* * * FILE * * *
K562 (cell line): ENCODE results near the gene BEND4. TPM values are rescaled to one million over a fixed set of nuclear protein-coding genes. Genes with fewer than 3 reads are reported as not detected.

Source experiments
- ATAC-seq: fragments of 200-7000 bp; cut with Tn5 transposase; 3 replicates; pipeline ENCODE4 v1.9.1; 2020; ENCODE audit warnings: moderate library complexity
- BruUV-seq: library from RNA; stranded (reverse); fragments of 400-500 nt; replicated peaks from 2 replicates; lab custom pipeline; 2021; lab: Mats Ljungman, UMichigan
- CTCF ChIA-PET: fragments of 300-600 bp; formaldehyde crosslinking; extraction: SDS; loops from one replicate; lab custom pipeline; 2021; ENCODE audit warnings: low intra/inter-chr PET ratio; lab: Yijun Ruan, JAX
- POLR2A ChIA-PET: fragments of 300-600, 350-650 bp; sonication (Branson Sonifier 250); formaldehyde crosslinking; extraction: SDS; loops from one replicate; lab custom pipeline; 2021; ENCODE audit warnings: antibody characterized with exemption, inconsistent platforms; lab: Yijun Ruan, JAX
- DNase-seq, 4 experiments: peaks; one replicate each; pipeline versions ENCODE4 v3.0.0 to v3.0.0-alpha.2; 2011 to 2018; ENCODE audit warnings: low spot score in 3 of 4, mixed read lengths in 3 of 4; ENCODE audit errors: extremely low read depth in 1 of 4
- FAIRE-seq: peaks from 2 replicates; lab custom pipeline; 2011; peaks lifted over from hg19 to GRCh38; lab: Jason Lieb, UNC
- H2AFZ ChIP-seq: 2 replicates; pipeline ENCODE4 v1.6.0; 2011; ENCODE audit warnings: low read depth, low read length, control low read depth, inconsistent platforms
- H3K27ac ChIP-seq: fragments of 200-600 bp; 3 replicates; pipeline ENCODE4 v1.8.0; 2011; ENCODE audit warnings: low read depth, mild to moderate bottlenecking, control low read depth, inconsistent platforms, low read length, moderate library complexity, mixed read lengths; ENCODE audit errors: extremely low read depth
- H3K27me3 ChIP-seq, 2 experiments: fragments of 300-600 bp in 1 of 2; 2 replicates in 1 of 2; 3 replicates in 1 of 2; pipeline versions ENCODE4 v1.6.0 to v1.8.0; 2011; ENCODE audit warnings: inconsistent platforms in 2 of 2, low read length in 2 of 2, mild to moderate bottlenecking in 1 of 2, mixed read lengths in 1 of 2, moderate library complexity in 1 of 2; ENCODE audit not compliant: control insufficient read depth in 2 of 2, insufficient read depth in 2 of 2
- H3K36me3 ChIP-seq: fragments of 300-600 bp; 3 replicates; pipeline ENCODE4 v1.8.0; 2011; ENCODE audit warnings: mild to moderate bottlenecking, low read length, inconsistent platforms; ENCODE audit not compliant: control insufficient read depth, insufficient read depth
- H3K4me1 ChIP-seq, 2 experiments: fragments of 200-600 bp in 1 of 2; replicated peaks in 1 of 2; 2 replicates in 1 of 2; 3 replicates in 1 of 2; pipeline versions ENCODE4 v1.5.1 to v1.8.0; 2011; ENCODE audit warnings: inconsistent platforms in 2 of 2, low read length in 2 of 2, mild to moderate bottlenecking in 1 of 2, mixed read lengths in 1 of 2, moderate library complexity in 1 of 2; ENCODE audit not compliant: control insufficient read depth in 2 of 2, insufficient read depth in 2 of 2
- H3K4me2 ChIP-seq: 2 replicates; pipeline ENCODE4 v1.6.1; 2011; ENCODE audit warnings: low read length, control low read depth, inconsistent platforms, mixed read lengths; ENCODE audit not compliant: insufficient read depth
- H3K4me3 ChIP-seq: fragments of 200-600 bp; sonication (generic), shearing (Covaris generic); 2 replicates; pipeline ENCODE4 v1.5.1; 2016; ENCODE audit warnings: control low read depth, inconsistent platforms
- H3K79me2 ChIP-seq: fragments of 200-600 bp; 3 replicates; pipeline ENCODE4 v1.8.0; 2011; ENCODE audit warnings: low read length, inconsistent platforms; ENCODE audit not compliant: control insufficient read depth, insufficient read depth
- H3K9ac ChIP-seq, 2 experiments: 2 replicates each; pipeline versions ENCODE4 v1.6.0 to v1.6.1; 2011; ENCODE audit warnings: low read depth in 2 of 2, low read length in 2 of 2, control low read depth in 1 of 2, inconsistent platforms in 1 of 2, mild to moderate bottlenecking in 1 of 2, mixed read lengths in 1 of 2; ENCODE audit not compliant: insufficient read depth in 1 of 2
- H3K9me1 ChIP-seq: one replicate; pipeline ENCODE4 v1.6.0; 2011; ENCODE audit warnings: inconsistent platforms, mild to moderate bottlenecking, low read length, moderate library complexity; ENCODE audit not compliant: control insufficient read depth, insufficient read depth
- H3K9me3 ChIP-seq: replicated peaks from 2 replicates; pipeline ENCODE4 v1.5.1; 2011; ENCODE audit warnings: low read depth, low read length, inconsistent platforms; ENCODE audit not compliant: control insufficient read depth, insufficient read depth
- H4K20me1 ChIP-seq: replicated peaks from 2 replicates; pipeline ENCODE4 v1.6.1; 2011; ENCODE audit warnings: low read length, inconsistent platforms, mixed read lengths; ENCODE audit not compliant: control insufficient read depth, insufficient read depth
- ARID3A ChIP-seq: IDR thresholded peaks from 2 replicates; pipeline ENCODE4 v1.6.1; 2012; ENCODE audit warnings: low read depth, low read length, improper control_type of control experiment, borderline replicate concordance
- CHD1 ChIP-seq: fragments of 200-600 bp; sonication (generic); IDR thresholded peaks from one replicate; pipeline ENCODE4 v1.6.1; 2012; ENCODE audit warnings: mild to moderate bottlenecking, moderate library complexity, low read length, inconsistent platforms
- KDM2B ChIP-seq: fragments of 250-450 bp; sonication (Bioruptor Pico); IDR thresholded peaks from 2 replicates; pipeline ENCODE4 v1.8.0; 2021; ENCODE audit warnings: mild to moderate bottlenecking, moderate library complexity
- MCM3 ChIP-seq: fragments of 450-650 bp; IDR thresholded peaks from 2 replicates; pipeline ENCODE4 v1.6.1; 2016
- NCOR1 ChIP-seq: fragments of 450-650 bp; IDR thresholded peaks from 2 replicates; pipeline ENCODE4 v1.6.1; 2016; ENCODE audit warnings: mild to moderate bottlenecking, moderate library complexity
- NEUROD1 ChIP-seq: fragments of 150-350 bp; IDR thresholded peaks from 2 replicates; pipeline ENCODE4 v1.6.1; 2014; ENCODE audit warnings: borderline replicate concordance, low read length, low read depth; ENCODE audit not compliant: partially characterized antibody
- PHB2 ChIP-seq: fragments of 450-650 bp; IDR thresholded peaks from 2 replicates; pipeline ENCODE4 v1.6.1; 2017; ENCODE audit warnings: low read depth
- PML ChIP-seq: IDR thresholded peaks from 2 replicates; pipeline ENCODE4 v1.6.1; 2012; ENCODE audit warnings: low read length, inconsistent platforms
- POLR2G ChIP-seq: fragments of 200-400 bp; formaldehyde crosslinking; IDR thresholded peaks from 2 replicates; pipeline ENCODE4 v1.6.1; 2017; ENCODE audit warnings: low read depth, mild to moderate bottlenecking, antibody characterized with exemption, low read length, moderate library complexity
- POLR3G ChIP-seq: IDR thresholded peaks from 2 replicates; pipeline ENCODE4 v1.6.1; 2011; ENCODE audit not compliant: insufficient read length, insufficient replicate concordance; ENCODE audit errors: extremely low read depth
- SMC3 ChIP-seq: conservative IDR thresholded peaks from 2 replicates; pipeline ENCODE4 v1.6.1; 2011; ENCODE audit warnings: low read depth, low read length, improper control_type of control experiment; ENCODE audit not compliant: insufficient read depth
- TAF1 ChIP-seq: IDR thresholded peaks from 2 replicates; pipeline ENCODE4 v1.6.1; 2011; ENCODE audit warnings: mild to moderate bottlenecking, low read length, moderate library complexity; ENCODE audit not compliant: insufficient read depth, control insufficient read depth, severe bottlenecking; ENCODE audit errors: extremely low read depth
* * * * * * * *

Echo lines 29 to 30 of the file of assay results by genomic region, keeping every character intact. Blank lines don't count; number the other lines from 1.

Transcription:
- POLR2G ChIP-seq: fragments of 200-400 bp; formaldehyde crosslinking; IDR thresholded peaks from 2 replicates; pipeline ENCODE4 v1.6.1; 2017; ENCODE audit warnings: low read depth, mild to moderate bottlenecking, antibody characterized with exemption, low read length, moderate library complexity
- POLR3G ChIP-seq: IDR thresholded peaks from 2 replicates; pipeline ENCODE4 v1.6.1; 2011; ENCODE audit not compliant: insufficient read length, insufficient replicate concordance; ENCODE audit errors: extremely low read depth